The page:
of the possible origin of the D1 luminescence. When selecting a model it should be taken into account that the D1 band usually dominates the luminescence spectra in samples with a high local dislocation density (see, e. g., Figure 4.13(a)) where dislocations could interact with each other. This supports the idea about jogs or Lomer dislocation segments, but clearly does not rule other models such as multivacancies in the dislocation core or oxygen-related defects at dislocation jogs. It should further be noted that usually the D1 luminescence consists of several overlapping luminescence lines [208, 209]. Therefore, it can not be excluded that several different defects at dislocations are responsible for D1 luminescence. As an example, annealing of dislocations in conditions when they can accumulate a significant number of oxygen atoms considerably influences the intensity distribution between different lines of the ‘D1-family’ [210-212].
Among all dislocation luminescence bands, the D1 is most interesting for practical applications because it survives up to higher temperature than the others, with possible applications in LED devices (see Chapter 1). For illustration, Figure 4.14(b) shows typical luminescence spectra in a sample with relatively high dislocation density ND & (3 – 5) x 108 cm-2 . All luminescence bands D1-D4 are present at low temperature, while at high temperatures the D1 band dominates. The shift of luminescence to lower energy with temperature nicely correlates with the temperature dependence of the Si bandgap .
Figure 4.14 PL spectra of dislocations in crystalline silicon, (a) PL spectra recorded at T = 5K for dislocation densities of ND & 105 cm-2 (bottom), ND & 107 cm-2 (center) and
Nd & 5 x 108 cm-2 (top). Please note the strong increase of D1 and D2 intensities with increasing dislocation density. (b) PL spectra recorded at different temperatures as indicated for a dislocation density ofND & 5 x 108 cm-2. Only the D1 line is obtained at around room temperature. The spectra are normalized to their integral intensity. The shift of luminescence to lower energy with temperature increase corresponds to a decrease ofSi bandgap. Note the absence of the 3D band-to-band luminescence at 1.1 eV .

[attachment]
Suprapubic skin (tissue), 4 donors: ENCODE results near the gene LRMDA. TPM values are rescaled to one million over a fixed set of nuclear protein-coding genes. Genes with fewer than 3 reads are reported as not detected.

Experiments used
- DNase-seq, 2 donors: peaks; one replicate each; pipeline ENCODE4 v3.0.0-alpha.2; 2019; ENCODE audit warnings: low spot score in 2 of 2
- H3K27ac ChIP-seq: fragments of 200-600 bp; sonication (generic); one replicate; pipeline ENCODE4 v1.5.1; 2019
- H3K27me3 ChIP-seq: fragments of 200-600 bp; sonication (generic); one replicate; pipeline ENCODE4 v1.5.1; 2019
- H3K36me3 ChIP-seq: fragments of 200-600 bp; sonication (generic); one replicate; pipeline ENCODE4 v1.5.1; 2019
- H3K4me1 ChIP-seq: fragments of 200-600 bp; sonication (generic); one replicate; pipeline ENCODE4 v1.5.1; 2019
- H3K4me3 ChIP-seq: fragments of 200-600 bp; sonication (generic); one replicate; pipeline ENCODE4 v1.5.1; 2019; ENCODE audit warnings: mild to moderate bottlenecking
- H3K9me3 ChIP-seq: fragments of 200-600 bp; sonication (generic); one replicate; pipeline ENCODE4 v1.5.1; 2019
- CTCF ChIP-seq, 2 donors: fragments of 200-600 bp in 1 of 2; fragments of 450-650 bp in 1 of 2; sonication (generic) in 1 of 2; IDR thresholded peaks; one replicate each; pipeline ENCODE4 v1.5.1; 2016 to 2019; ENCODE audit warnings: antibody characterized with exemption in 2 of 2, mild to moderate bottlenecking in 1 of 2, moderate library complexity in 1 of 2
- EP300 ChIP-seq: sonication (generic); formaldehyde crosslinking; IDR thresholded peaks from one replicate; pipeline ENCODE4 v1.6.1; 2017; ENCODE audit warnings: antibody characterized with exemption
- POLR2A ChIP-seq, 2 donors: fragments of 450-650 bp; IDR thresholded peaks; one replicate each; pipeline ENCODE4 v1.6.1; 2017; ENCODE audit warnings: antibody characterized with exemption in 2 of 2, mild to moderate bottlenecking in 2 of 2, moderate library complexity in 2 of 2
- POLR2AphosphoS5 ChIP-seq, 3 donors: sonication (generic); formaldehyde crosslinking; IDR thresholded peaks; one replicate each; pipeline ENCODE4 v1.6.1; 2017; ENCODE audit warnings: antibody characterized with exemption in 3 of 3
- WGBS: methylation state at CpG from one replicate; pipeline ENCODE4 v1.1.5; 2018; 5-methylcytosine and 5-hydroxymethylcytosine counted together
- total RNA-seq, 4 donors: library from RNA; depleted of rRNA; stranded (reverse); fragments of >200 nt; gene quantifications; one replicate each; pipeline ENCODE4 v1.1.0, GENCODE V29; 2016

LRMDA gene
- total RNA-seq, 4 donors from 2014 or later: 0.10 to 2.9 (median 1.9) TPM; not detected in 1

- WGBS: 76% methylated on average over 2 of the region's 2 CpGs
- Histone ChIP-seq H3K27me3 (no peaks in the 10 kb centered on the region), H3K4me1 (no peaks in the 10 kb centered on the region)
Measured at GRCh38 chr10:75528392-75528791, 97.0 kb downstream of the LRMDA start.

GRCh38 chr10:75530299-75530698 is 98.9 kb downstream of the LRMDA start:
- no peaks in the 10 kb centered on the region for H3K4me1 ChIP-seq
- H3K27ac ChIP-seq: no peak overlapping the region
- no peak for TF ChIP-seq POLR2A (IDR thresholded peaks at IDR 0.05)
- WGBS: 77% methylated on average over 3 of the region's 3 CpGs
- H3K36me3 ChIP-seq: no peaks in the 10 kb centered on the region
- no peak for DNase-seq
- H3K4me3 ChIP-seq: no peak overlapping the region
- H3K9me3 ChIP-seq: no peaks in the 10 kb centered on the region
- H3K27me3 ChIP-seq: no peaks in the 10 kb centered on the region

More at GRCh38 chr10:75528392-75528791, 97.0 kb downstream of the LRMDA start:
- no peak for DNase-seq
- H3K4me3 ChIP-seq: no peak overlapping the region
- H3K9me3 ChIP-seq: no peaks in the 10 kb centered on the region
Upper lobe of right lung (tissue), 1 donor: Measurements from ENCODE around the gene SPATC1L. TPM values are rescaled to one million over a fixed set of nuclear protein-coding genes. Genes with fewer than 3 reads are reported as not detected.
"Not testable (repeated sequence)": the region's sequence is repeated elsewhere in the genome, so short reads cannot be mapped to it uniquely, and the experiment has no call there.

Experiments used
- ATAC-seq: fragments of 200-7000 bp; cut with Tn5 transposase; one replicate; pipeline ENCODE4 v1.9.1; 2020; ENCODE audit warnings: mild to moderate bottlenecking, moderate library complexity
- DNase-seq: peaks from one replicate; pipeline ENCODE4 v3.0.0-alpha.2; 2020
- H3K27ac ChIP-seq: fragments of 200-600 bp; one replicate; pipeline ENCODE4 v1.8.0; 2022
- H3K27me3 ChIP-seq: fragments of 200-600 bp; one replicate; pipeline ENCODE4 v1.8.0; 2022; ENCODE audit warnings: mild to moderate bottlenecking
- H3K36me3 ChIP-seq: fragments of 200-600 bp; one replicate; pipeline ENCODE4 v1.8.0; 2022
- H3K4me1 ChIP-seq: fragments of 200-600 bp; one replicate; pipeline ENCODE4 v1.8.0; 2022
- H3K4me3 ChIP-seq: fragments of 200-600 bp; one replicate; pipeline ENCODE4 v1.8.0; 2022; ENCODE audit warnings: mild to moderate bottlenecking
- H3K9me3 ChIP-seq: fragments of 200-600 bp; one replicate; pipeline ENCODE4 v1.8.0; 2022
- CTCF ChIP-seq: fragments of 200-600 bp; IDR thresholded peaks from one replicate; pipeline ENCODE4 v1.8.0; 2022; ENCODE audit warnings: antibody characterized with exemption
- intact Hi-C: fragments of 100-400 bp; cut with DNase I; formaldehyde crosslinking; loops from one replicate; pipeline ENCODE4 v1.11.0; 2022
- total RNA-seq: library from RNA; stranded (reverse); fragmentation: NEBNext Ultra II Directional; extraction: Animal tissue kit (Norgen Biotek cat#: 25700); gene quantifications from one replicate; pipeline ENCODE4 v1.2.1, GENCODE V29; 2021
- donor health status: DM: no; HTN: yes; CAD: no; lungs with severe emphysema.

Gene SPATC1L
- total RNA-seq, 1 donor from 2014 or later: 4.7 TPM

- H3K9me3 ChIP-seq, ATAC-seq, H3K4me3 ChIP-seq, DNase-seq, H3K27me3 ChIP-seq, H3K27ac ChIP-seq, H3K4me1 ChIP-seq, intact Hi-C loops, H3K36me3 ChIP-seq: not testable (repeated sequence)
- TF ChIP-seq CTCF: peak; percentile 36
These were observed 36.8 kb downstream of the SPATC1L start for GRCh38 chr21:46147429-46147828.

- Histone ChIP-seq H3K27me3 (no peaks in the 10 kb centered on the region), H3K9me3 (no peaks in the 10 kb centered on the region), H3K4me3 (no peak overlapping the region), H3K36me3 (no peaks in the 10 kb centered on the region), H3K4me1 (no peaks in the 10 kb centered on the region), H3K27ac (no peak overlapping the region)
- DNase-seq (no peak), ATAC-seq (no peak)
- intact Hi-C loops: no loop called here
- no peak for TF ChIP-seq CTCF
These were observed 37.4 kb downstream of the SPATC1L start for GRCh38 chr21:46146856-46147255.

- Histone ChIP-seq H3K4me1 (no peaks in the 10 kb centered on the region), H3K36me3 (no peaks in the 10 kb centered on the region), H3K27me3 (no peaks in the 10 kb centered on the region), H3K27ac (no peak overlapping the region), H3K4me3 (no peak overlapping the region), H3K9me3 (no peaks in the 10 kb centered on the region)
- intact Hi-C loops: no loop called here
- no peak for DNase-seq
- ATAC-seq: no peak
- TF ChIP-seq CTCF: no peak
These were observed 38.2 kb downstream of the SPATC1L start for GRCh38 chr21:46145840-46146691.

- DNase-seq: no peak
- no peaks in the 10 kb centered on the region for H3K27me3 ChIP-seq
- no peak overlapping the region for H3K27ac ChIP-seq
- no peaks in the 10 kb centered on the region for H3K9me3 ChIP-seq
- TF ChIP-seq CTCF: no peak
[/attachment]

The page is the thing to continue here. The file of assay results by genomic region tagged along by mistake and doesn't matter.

Figure 4.15 Deep levels at dislocations and D1 luminescence duringgettering and passivation (float-zone Si, Nd = (3 — 5) x 108 cm-2). Labels refer to ‘p1’: after plastic deformation at 750PC, ‘p2’ after subsequent AlG, ‘p3’ after additional PDG, and ‘p4’ after a final hydrogen passivation, (a) DLTS spectra showing the drastic reduction of deep-level concentration due to gettering and passivation, (b) Temperature dependences ofDI-luminescence intensity that shows a drastic increase especially at high temperatures due to the reduction of competing non-radiative recombination (after ).
The D1 luminescence is a suitable probe to study the effect of gettering and passivation on recombination-active defects at dislocations [196, 213]. The reason is the competition of radiative-i. e. D-band luminescence – and non-radiation recombination-via deep states-at dislocations. Along this route, a series of experiments has been performed that simultaneously follow the deep-level spectrum at dislocations via DLTS and the D-band luminescence via PL and EL after gettering and passiviation treatments. Figure 4.15 shows typical results for p-type float-zone silicon that was plastically deformed to 2.2% resulting in a dislocation density of ND = (3-5) x 108 cm-2. The DLTS spectra in (a) demonstrate a strong reduction of the deep-level density in the lower half of the bandgap as a result of AlG (‘p2’), additional PDG (‘p3’), and a final hydrogen passivation (‘p4’). It should be noted that all gettering treatments have been terminated by a slow cooling to room temperature in order to promote precipitation of residual metal impurities. As a summary, these experiments show at least qualitatively, that nonradiative recombination at dislocations can be reduced drastically by gettering and passivation.